So I just read the OCH articles on civility and I think they're great! Also, I can confess that I too quite enjoy reading the Buckleys and George Will for the reasons you mention. They remind me of arguments I used to have with my grandfather... of course we're going to disagree, but I sure like hearing more about why you believe what you believe, and thank you for actually listening to me and why I feel the opposite, then pass me some more of that apple crisp and let's talk about that great play or ballgame we saw last night.

Barry Johnson said...

Newspaper sites almost invariably think of lots of comments, no matter how bad they are, as "good". Hey, it's the public responding! But it's not worth it if you chase away responsible comment in the process. And that's why aggressive moderating is important. Some of the baseball sites I visit (hey, it's an art form!) have the best comments, and it's because they ruthlessly eliminate the off topic, vile or poorly written ones. (And now I'm worrying that you're going to eliminate THIS one...)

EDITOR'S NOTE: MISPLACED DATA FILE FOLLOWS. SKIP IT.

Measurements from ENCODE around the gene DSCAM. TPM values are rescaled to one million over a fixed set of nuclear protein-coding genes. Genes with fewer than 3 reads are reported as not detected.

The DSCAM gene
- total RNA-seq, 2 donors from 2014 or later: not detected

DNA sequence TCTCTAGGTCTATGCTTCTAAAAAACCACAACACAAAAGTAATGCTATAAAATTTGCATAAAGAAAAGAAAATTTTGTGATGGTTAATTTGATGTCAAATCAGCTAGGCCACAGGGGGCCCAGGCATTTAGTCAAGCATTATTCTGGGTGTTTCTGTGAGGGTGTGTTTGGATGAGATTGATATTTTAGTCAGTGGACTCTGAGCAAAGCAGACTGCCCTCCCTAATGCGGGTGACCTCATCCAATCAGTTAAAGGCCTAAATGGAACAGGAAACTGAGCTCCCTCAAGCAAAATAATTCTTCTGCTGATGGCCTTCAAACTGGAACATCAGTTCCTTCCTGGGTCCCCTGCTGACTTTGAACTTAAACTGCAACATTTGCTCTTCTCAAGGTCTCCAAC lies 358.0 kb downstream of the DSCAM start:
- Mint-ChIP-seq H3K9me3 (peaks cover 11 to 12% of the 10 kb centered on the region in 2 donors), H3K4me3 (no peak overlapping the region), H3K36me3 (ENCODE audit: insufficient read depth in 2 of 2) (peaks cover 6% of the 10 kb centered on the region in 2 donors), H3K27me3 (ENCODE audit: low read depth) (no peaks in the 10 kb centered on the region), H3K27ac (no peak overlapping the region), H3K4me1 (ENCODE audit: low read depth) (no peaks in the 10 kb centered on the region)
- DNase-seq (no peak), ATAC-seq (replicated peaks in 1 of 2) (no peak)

culturejock said...

My aggressive moderation instincts haven't kicked in yet, but I can see how they'd be necessary in a widely-read newpaper site. C'mon, push us further! ;)